Discordant temporal development of bacterial phyla and the emergence of core in the fecal microbiota of young children

J. Cheng, T. Ringel-Kulka, G.A.M. Heikamp-de Jong, Y. Ringel, I. Carroll, W.M. de Vos, J. Salojärvi, R.M. Satokari

Research output: Contribution to journalArticleAcademicpeer-review

58 Citations (Scopus)


The colonization pattern of intestinal microbiota during childhood may impact health later in life, but children older than 1 year are poorly studied. We followed healthy children aged 1-4 years (n=28) for up to 12 months, during which a synbiotic intervention and occasional antibiotics intake occurred, and compared them with adults from the same region. Microbiota was quantified with the HITChip phylogenetic microarray and analyzed with linear mixed effects model and other statistical approaches. Synbiotic administration increased the stability of Actinobacteria and antibiotics decreased Clostridium cluster XIVa abundance. Bacterial diversity did not increase in 1- to 5-year-old children and remained significantly lower than in adults. Actinobacteria, Bacilli and Clostridium cluster IV retained child-like abundances, whereas some other groups were converting to adult-like profiles. Microbiota stability increased, with Bacteroidetes being the main contributor. The common core of microbiota in children increased with age from 18 to 25 highly abundant genus-level taxa, including several butyrate-producing organisms, and developed toward an adult-like composition. In conclusion, intestinal microbiota is not established before 5 years of age and diversity, core microbiota and different taxa are still developing toward adult-type configuration. Discordant development patterns of bacterial phyla may reflect physiological development steps in children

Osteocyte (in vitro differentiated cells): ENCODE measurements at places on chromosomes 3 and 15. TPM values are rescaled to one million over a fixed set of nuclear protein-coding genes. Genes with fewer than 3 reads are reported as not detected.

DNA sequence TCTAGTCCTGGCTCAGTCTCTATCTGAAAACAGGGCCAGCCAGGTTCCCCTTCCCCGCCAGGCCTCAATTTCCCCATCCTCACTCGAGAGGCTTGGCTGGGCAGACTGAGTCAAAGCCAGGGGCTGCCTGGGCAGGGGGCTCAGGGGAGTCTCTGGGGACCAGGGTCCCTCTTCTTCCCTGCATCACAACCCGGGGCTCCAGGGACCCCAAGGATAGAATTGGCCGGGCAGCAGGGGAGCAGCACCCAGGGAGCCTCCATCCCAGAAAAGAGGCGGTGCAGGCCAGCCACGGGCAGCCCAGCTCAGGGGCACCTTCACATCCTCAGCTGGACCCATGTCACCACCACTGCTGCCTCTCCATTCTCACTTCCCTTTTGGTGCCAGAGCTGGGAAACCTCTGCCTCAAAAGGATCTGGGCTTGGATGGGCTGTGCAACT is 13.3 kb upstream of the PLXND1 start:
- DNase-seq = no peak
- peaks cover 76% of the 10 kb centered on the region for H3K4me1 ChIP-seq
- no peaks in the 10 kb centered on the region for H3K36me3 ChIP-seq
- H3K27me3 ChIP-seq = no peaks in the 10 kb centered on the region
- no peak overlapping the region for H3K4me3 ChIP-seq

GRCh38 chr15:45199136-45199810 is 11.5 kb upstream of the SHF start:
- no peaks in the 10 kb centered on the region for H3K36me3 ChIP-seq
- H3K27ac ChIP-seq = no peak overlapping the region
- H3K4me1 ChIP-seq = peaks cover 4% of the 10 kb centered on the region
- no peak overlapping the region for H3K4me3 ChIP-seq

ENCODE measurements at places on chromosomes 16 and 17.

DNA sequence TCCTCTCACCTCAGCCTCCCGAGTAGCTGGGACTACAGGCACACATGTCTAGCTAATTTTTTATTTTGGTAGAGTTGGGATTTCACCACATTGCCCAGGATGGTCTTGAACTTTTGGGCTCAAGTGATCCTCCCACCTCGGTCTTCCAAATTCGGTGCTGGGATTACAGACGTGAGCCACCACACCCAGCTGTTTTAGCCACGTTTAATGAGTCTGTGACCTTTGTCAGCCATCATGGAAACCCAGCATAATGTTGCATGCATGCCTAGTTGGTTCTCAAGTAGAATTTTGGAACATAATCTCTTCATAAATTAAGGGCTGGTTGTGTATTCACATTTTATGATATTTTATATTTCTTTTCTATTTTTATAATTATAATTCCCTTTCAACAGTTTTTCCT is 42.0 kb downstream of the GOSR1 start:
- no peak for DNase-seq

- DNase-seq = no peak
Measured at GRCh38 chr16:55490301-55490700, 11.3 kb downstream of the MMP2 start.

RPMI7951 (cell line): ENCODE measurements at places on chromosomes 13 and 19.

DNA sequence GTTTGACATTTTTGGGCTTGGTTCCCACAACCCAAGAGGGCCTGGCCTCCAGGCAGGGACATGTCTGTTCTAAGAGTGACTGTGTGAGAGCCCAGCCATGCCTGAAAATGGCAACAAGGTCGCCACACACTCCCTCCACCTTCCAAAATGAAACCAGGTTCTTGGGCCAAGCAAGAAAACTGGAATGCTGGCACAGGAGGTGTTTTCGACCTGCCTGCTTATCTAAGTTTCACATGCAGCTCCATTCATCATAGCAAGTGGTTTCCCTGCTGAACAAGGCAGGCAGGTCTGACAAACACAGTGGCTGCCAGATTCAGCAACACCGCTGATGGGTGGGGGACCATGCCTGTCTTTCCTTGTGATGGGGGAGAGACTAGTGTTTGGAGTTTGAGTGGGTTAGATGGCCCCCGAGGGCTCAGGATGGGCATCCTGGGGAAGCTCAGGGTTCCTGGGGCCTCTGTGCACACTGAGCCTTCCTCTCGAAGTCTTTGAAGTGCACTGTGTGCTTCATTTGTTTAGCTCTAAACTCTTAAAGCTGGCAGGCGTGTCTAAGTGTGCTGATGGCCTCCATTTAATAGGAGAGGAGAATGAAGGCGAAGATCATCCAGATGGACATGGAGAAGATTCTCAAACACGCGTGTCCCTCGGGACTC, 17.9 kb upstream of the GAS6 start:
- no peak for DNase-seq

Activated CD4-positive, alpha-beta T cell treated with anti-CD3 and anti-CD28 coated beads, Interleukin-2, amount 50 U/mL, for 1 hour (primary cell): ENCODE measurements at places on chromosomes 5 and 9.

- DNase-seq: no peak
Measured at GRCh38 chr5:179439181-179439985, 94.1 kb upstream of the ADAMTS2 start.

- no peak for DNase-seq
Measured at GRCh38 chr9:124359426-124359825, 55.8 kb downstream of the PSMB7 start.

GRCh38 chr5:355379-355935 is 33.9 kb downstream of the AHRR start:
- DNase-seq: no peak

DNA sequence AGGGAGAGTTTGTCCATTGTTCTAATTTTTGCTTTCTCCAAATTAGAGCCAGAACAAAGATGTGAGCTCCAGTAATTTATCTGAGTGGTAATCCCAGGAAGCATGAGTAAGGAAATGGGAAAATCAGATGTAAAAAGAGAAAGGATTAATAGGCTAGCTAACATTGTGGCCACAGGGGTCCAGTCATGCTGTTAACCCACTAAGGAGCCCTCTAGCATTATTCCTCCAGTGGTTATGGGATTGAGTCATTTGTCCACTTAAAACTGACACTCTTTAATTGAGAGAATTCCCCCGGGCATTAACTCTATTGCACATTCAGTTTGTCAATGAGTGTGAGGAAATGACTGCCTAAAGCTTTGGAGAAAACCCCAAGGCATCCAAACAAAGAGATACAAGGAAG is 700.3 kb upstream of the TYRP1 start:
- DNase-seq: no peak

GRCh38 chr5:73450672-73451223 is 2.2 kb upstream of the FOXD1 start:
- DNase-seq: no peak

Original languageEnglish
Pages (from-to)1002-1014
JournalISME Journal
Publication statusPublished - 2016

Fingerprint Dive into the research topics of 'Discordant temporal development of bacterial phyla and the emergence of core in the fecal microbiota of young children'. Together they form a unique fingerprint.

Cite this